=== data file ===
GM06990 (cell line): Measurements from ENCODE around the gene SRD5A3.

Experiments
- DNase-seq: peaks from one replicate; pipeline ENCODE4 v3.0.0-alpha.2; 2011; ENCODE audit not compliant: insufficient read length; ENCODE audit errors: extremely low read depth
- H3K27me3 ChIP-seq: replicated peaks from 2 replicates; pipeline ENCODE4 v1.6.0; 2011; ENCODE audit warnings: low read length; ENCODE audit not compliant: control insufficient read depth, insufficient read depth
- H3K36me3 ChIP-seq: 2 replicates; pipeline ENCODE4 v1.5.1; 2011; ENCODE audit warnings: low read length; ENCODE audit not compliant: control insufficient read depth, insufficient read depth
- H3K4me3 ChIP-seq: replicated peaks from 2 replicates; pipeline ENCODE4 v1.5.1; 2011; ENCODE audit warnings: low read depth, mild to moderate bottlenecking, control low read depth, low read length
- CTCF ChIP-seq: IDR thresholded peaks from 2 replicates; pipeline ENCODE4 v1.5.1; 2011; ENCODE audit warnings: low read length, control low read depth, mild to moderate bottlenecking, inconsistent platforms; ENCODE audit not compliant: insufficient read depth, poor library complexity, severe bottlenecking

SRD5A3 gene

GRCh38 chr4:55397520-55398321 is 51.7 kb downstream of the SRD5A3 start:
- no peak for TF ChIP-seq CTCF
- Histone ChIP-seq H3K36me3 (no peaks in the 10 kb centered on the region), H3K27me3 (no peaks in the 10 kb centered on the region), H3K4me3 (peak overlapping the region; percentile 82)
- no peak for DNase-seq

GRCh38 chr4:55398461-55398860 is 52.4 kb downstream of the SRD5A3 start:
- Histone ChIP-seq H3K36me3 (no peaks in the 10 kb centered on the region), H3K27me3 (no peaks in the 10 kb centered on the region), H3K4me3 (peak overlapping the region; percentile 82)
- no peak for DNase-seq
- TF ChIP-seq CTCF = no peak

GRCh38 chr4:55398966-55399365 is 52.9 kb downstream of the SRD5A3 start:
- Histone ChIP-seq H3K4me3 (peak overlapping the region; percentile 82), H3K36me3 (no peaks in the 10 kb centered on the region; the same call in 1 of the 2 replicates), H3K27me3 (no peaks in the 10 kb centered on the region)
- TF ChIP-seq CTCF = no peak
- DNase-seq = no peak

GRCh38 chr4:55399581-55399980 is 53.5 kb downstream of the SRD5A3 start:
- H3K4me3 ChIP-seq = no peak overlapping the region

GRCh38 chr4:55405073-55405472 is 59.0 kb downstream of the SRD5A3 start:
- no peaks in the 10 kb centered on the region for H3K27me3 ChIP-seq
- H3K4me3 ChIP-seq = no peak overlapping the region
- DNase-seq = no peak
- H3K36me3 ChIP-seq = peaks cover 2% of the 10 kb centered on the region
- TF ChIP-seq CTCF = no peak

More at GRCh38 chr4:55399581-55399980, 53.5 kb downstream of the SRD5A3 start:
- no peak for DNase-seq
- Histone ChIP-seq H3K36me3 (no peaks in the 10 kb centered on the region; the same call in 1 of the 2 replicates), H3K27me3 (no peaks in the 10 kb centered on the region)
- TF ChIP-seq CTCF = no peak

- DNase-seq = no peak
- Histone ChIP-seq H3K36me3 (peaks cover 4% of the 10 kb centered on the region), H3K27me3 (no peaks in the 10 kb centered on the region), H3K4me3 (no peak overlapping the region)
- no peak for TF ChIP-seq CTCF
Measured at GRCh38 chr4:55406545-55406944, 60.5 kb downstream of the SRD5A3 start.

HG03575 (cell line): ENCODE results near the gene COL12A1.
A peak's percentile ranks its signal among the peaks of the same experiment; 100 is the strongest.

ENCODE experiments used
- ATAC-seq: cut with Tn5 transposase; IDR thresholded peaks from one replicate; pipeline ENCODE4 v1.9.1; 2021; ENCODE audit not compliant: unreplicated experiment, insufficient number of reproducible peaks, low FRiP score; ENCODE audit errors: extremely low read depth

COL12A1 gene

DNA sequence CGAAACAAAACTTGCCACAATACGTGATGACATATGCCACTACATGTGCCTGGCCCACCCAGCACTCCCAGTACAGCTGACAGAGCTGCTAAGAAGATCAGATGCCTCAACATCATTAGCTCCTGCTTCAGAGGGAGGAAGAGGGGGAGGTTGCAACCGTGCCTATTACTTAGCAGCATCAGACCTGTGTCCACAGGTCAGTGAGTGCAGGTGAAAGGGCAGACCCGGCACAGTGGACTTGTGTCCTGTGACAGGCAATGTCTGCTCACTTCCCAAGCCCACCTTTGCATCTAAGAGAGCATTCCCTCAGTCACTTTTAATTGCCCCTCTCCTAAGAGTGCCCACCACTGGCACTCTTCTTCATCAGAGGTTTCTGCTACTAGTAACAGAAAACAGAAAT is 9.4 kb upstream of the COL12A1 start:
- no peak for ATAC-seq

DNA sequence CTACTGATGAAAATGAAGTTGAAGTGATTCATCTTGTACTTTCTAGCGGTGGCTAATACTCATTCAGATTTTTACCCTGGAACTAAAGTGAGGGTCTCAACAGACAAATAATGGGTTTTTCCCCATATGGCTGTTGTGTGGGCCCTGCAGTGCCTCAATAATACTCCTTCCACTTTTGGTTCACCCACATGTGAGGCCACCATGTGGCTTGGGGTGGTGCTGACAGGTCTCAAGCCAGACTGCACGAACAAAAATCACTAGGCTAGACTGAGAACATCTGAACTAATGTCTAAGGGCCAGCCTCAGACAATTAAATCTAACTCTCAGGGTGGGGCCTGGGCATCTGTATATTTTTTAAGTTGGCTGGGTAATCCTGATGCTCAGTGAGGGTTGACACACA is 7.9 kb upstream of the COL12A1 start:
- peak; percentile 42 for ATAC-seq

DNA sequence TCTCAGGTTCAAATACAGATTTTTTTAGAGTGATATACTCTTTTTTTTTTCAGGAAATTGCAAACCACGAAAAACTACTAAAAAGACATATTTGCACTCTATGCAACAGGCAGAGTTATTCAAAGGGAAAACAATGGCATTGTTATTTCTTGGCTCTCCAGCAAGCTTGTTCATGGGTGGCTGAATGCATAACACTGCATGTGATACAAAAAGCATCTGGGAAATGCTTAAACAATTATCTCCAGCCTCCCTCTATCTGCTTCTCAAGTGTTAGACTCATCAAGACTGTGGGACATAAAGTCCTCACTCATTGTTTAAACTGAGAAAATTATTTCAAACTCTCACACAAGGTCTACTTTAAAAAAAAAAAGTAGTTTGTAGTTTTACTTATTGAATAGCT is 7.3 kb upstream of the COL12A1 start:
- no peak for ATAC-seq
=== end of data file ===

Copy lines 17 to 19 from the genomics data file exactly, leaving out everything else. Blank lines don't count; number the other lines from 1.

GRCh38 chr4:55398966-55399365 is 52.9 kb downstream of the SRD5A3 start:
- Histone ChIP-seq H3K4me3 (peak overlapping the region; percentile 82), H3K36me3 (no peaks in the 10 kb centered on the region; the same call in 1 of the 2 replicates), H3K27me3 (no peaks in the 10 kb centered on the region)
- TF ChIP-seq CTCF = no peak